The Lytle Lecture will be broadcast via Zoom. When available, the link will be posted here.

Dec. 3: Kunle Olukotun, Cadence Design Systems Professor in the School of Engineering and professor of electrical engineering and computer science at Stanford University 

Known as the father of the multicore processor and the leader of the Stanford Hydra chip multiprocessor (CMP) research project, Kunle Olukotun has been a trailblazer in processor design. He founded Afara Websystems, a company that built high-throughput, low-power multicore processors for server systems, saving power and space for data centers which was subsequently acquired by Sun Microsystems. Olukotun is actively involved in research in computer architecture, parallel programming environments and scalable parallel systems, and he currently co-leads the Transactional Coherence and Consistency project aimed at making parallel programming accessible to average programmers. He has designed multicore CPUs and GPUs, transactional memory technology and domain-specific languages programming models. He also directs the Stanford Pervasive Parallelism Lab (PPL) which focuses on the use of heterogeneous parallelism in all application areas using domain specific languages. 

Dec. 10: Brad Calder, vice president of Product and Engineering of Technical Infrastructure and Cloud at Google

Allen School alumnus (B.S. ‘91) Brad Calder is the Vice President of Product and Engineering of Technical Infrastructure and Cloud at Google. There, he oversees the computer, networking, storage, databases, and data analytics services to provide customers more ways to connect to Google’s cloud computing services. Prior to joining Google, Calder was a vice president of engineering at Microsoft Azure and was on the founding team that started Azure in 2006. Before that, Calder was a tenured professor in the University of California, San Diego’s Department of Computer Science and Engineering, where he published over 100 papers in the areas of systems, architecture and compilers and co-directed the High Performance Processor Architecture and Compilation Lab.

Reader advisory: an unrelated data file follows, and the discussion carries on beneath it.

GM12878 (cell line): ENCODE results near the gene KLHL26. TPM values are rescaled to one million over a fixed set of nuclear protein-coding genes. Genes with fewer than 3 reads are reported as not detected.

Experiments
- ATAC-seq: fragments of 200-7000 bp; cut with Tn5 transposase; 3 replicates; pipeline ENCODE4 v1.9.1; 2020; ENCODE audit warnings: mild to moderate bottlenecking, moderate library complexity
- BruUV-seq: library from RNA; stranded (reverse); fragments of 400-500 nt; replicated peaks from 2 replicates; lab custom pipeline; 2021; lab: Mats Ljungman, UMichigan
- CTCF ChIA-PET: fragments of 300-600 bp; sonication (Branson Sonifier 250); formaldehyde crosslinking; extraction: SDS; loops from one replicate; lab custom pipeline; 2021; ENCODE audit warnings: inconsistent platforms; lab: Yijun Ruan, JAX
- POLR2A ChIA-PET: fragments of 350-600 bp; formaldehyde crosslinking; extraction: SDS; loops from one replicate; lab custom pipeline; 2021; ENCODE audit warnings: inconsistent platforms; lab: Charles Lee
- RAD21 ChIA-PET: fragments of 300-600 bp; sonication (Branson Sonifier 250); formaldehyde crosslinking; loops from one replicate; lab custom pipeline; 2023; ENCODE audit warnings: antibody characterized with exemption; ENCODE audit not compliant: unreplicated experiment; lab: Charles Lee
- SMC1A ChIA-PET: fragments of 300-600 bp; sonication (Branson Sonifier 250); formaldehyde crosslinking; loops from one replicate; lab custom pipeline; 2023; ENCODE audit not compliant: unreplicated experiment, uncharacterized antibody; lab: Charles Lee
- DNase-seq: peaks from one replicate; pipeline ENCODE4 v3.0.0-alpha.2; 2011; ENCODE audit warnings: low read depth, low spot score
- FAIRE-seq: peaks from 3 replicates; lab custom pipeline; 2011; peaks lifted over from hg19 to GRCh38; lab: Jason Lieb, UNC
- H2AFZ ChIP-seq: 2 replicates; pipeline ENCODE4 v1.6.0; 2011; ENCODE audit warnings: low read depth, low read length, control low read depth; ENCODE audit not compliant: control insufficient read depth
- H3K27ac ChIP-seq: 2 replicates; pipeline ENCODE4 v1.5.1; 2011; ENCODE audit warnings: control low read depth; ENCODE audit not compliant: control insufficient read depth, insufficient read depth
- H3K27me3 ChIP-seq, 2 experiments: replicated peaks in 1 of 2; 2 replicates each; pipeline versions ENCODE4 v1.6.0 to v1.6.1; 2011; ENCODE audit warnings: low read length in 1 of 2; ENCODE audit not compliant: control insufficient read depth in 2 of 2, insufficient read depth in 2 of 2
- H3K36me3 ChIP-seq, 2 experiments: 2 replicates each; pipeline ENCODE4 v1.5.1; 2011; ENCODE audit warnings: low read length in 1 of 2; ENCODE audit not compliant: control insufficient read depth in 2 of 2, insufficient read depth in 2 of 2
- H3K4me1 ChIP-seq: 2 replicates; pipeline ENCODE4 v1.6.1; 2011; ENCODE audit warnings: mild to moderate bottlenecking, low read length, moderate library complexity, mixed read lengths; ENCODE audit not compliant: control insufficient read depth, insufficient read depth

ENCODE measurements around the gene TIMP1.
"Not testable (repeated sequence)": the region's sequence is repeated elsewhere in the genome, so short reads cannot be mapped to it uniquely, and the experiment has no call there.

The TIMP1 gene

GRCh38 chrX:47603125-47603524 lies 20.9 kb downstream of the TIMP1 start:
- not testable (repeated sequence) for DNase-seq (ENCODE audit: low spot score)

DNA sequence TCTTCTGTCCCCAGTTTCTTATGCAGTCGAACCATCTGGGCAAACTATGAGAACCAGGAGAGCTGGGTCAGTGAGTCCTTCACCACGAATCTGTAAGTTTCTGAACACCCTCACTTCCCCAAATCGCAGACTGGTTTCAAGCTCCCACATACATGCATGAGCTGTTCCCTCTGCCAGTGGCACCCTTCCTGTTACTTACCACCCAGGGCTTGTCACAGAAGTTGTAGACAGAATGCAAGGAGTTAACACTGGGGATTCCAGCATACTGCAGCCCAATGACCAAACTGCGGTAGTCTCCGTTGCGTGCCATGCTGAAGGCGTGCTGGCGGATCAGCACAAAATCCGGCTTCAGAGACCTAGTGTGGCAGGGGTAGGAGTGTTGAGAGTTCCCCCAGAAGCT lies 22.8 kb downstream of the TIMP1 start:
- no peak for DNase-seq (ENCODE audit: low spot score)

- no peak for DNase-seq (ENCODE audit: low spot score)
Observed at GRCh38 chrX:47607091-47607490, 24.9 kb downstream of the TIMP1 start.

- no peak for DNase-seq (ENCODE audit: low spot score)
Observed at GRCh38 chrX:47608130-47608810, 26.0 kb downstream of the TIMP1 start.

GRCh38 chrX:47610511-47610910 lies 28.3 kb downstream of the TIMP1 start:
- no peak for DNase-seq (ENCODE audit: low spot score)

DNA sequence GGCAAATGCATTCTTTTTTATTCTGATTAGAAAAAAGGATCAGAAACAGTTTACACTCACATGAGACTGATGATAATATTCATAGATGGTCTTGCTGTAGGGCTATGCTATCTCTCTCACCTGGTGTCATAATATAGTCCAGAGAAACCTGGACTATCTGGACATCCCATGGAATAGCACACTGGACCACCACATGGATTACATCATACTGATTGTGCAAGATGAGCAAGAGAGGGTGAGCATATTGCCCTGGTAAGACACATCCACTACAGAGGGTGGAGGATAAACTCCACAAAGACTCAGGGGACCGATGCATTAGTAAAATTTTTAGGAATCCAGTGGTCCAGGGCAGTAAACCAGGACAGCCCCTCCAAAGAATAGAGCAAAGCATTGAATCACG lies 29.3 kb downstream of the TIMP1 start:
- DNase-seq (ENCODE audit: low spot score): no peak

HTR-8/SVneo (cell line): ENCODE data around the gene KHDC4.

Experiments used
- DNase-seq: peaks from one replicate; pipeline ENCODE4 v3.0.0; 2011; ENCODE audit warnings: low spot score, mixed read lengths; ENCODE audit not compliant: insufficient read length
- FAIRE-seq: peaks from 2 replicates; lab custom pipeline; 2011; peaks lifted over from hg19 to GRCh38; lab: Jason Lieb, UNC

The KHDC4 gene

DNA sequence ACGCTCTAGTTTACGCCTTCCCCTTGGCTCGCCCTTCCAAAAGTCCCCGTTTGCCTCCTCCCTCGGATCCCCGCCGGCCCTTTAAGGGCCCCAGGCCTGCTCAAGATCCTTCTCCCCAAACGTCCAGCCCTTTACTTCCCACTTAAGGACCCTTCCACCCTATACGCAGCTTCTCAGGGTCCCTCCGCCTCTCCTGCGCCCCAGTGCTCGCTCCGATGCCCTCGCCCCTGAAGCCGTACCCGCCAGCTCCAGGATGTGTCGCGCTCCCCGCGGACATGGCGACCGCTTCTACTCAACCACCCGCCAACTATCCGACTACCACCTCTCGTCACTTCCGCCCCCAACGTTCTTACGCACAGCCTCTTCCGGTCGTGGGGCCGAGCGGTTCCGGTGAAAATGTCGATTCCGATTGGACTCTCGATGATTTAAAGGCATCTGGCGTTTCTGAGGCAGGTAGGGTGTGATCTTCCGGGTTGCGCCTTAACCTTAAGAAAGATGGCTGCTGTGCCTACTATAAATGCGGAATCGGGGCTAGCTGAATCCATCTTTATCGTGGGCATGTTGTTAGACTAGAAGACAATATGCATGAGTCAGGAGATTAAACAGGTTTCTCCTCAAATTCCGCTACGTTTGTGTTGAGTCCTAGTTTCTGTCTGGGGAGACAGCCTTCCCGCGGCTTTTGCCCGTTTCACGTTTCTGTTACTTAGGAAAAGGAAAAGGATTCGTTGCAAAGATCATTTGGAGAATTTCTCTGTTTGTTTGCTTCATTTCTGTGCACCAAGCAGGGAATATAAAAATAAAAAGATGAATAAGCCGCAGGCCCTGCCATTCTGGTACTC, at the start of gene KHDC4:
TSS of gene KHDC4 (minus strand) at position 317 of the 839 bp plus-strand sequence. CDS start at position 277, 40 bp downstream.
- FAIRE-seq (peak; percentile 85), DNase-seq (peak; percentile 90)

Feb. 11: Sarita Adve, Richard T. Cheng Professor of Computer Science at the University of Illinois at Urbana-Champaign

With research interests that span computer architecture, programming languages, operating systems and applications, Sarita Adve has devoted her career to advancing innovation at the hardware-software interface. Adve co-developed the memory models for C++ and Java programming languages, based on her work in data-race-free (DRF) models, and has made significant contributions to cache coherence, hardware reliability, and the exploitation of instruction-level parallelism (ILP) for memory level parallelism. She also led the design of one of the first systems to implement cross-layer energy management as well as the development of the widely used RSIM architecture simulator. Her current research focuses on scalable system specialization and approximate computing. Adve was the first woman of South Asian origin to be named a fellow of the Association for Computing Machinery, and was the first woman to earn a career award for computer architecture research when she received the ACM SIGARCH Maurice Wilkes Award.

For more details and future updates, be sure to check out our Distinguished Lecture Series page. And please plan to join us online!